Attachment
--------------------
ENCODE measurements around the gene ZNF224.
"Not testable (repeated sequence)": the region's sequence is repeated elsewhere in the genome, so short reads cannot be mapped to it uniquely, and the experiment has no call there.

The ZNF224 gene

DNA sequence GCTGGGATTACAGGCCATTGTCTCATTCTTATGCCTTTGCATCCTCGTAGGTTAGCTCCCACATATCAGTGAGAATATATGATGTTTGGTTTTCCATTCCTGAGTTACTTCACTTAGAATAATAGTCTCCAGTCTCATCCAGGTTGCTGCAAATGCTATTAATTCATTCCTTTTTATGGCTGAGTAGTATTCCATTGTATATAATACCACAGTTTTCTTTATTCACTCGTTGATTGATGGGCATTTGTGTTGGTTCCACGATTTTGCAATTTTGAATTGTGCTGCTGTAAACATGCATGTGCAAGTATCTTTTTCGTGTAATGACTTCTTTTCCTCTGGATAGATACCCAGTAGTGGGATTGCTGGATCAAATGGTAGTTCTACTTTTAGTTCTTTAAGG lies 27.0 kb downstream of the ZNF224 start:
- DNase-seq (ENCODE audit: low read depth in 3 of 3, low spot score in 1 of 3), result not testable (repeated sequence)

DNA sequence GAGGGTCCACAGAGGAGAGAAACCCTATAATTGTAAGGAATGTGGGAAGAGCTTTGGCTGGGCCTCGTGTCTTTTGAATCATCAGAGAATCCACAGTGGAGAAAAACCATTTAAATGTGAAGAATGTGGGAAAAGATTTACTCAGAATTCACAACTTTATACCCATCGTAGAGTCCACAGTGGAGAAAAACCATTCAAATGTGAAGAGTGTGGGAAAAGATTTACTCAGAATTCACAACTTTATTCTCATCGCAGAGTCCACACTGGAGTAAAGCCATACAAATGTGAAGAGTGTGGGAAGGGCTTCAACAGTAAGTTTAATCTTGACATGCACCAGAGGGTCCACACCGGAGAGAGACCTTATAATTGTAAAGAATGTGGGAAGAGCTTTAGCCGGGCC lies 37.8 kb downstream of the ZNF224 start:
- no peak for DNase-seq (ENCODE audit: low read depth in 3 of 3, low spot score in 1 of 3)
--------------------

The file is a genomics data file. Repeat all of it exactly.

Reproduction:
ENCODE measurements around the gene ZNF224.
"Not testable (repeated sequence)": the region's sequence is repeated elsewhere in the genome, so short reads cannot be mapped to it uniquely, and the experiment has no call there.

The ZNF224 gene

DNA sequence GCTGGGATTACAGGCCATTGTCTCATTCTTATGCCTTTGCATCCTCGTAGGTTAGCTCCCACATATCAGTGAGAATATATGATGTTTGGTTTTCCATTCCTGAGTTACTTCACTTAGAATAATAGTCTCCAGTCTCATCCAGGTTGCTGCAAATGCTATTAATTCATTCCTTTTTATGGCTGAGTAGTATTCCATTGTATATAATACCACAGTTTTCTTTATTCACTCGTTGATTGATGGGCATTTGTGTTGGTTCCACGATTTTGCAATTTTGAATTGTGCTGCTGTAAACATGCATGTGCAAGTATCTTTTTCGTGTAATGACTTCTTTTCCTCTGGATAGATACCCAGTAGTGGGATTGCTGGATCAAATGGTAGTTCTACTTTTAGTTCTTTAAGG lies 27.0 kb downstream of the ZNF224 start:
- DNase-seq (ENCODE audit: low read depth in 3 of 3, low spot score in 1 of 3), result not testable (repeated sequence)

DNA sequence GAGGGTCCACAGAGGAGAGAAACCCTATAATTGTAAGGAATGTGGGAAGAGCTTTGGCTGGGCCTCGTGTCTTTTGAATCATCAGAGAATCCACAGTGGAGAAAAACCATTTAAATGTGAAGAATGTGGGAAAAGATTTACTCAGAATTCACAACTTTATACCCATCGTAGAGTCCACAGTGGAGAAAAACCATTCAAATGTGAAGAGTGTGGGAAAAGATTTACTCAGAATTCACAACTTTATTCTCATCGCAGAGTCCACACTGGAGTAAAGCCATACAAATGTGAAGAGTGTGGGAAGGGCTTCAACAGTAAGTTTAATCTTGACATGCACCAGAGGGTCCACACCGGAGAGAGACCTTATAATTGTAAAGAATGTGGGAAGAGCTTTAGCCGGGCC lies 37.8 kb downstream of the ZNF224 start:
- no peak for DNase-seq (ENCODE audit: low read depth in 3 of 3, low spot score in 1 of 3)